Well. It’s been a while.
I promised that I’d come back and write more once I’d had the baby, but there really hasn’t been time (or energy). Oops. So while she naps across the room (for how long, who knows?), here’s the news in brief:
- Baby Erin was born on Thursday 8 March, a few days earlier than the official due date. She’s three months old today.
- She was born at home, as planned, and the birth was fantastic – everything I could have hoped for. I mean, it was unbelievably painful and everything, but doing it at home was absolutely the right decision. It was uncomplicated, and natural and relaxed (at points) and joyful and calm. A few hours after the birth, we were cuddled up on the sofa as a family, having tea and toast. Brilliant.
- Our midwife, Angela, from the local NHS homebirth team, was a total star. When the baby arrived rather quicker than anyone anticipated, she handled it brilliantly. She continued to provide support, advice and cake long after the birth, and we felt immensely supported and cared for.
- 24 hours after the birth, Erin was diagnosed with “clicky hips” (dislocated hips) which means that for the last few months she’s been in a contraption called a Pavlik Harness. DDH (or CDH) is more common than you might think, though I’d never heard of it before we got the diagnosis. The harness is a bit cumbersome and changing nappies is a total faff, but you don’t notice it after a while.
- Since the diagnosis, we’ve had a regular round of physio (once a week, to refit the harness), ultrasounds (every few weeks, to check progress) and consultations with the orthopedic surgeon (monthly, to discuss treatment progress and options). Considering that we had a home birth, we’ve spent a hell of a lot of time (and parking charges) at the hospital over the last few months. We’re confident that the harness is doing its job and are hopeful that it will come off soon, with no surgery required.
- Looking after a newborn baby is really, really hard. It’s the hardest job I’ve ever done. It’s mentally, physically and emotionally exhausting, and it’s relentless. People keep telling me that it gets better or easier. I hope so. I’m pooped.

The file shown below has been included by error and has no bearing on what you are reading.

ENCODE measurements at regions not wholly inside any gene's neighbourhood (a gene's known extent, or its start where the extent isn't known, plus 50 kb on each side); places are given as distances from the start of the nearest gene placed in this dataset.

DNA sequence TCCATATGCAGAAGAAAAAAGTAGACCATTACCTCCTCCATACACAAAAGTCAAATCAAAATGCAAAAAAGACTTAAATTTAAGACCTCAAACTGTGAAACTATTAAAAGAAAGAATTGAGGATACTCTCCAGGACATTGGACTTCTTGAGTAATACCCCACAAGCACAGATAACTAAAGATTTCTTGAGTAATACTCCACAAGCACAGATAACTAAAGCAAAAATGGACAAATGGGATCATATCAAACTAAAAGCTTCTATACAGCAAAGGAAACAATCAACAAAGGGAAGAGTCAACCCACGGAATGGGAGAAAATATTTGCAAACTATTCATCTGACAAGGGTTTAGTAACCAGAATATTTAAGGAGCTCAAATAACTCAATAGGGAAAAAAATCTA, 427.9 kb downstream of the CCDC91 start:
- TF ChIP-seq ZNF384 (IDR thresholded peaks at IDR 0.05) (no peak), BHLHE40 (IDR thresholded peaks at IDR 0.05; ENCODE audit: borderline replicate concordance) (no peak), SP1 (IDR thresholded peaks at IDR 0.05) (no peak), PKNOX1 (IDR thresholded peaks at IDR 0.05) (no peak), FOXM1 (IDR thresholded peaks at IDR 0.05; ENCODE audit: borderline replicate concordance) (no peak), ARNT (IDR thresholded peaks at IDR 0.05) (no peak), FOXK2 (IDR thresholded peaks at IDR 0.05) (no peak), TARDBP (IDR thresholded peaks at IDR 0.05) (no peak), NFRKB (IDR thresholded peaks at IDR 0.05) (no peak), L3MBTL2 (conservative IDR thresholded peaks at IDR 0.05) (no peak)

- It’s also really boring much of the time. No-one tells you this. In fact, I think it’s probably frowned on to say it. But if you’re used to being surrounded by agile minds conducting fascinating thought-experiments and verbally jousting at work every day, looking after a baby gets pretty tedious rather quickly, especially when they’re too young to play or engage much with their surroundings. There’s something about the relentless monotony of routine (is it feeding time again? So soon? I could have sworn we just fed a few minutes ago…), and the fact that your brain has been sucked out of your ears by exhaustion, and the need to be constantly entertaining or on the move. It’s knackering.
- Despite this, it’s also really busy. What with hospital visits and other neonatal checks and appointments, plus Erin’s burgeoning social calendar, every day there’s something to do, somewhere to be, someone to meet. Every day takes logistical planning – where will we be, when? When do we expect her to get hungry? How do I make sure we’re somewhere calm to feed at the right(ish) times? How do we fit naps around everything? Where’s the buggy base? In the car? How do I leave the house with all the right things? For example, even something simple like clothing needs to be considered: Will I need to get her undressed (e.g. for weighing or physio)? This dictates what she wears, and how easy it is to get on/off without drama. Always thinking, always planning. It’s exhausting.